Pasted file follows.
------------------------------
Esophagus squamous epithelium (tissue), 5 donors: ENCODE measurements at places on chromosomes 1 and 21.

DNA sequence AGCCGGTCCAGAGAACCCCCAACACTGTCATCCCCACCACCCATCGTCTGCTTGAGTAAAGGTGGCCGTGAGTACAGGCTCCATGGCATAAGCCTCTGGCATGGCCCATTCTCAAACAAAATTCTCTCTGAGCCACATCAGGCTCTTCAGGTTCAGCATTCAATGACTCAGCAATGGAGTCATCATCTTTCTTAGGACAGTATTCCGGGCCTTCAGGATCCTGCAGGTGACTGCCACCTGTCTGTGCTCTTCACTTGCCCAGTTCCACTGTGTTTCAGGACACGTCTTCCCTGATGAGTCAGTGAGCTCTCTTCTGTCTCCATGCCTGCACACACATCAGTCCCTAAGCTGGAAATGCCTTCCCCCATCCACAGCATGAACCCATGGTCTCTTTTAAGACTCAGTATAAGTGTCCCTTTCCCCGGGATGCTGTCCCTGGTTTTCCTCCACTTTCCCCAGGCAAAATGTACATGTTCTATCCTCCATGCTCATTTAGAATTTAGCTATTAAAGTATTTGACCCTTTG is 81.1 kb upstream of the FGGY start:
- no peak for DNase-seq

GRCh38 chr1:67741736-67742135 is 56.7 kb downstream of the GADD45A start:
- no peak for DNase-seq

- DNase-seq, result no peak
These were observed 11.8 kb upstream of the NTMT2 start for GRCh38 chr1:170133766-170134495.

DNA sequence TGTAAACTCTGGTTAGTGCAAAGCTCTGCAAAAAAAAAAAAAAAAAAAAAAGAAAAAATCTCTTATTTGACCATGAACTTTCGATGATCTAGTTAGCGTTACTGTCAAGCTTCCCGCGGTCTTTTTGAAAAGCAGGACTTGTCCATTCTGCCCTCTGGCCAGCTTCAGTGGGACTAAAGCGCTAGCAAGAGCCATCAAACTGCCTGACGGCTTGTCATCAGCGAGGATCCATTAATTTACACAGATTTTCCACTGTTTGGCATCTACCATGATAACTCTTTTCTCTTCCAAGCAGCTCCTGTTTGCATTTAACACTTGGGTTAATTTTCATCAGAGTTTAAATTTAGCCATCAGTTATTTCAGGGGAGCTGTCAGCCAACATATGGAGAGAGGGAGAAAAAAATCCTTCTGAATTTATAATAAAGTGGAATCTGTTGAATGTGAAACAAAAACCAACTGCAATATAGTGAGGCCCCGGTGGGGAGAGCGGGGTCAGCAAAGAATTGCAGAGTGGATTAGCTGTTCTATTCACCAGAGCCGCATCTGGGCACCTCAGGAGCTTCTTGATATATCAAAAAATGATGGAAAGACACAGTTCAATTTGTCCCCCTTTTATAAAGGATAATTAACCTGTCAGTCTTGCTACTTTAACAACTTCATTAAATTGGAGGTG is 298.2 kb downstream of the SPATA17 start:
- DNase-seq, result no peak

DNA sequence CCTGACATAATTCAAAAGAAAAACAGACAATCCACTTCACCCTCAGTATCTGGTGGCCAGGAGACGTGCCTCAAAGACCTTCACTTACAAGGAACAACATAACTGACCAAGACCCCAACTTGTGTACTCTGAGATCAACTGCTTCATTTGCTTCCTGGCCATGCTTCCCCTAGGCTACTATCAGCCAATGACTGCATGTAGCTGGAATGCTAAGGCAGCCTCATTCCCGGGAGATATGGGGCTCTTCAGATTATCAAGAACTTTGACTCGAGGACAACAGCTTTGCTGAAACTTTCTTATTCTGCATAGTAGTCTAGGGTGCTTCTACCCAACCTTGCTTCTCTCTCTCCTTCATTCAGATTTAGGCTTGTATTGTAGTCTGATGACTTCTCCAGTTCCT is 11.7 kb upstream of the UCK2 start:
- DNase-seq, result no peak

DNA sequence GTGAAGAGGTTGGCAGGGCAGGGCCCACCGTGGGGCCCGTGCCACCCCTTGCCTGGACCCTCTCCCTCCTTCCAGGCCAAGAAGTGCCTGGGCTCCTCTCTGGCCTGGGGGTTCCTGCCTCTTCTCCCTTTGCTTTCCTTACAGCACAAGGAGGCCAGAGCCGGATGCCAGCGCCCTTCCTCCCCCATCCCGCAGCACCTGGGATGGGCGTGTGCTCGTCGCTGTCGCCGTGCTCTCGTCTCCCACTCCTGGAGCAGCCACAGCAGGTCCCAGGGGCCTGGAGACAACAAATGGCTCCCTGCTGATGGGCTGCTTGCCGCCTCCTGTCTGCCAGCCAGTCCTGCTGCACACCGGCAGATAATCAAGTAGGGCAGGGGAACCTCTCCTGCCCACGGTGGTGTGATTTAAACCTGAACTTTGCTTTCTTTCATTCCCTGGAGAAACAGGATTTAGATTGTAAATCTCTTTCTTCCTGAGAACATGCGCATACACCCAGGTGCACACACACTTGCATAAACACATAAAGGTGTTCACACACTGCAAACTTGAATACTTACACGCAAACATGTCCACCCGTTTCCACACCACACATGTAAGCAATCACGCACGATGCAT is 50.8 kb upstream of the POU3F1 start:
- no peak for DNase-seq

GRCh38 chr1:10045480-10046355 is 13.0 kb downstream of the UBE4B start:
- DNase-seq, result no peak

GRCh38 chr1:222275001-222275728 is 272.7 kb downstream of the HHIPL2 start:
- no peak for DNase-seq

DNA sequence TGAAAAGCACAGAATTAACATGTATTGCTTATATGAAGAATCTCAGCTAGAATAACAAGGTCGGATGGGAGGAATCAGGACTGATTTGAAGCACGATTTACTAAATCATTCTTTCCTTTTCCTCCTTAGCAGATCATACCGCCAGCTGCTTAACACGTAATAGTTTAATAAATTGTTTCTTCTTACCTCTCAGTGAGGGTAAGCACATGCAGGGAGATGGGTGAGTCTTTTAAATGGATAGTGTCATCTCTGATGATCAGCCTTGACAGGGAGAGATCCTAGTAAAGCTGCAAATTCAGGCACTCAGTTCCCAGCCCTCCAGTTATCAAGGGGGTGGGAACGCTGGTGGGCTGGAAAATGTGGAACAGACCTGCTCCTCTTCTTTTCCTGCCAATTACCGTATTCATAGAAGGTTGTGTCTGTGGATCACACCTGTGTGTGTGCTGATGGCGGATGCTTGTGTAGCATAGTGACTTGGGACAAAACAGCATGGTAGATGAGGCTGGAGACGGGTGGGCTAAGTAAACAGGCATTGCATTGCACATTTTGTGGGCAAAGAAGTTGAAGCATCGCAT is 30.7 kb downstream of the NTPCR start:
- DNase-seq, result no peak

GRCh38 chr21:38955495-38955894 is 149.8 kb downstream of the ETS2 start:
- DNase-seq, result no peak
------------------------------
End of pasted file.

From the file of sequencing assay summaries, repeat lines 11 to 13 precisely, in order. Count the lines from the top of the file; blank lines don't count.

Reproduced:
- DNase-seq, result no peak

DNA sequence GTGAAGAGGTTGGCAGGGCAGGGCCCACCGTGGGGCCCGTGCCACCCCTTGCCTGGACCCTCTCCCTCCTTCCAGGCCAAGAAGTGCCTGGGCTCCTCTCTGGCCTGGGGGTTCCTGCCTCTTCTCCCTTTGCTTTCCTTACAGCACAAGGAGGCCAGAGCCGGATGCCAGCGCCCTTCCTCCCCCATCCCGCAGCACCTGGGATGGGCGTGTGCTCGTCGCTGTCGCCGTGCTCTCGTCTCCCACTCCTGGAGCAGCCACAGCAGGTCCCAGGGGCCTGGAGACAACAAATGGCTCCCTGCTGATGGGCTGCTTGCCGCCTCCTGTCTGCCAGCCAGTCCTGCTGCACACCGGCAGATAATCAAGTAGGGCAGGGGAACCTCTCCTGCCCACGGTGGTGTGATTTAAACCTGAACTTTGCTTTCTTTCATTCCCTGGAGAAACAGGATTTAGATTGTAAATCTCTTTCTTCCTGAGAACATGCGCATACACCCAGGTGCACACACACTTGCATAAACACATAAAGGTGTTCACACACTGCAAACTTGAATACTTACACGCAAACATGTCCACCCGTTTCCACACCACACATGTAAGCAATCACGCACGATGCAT is 50.8 kb upstream of the POU3F1 start:
- no peak for DNase-seq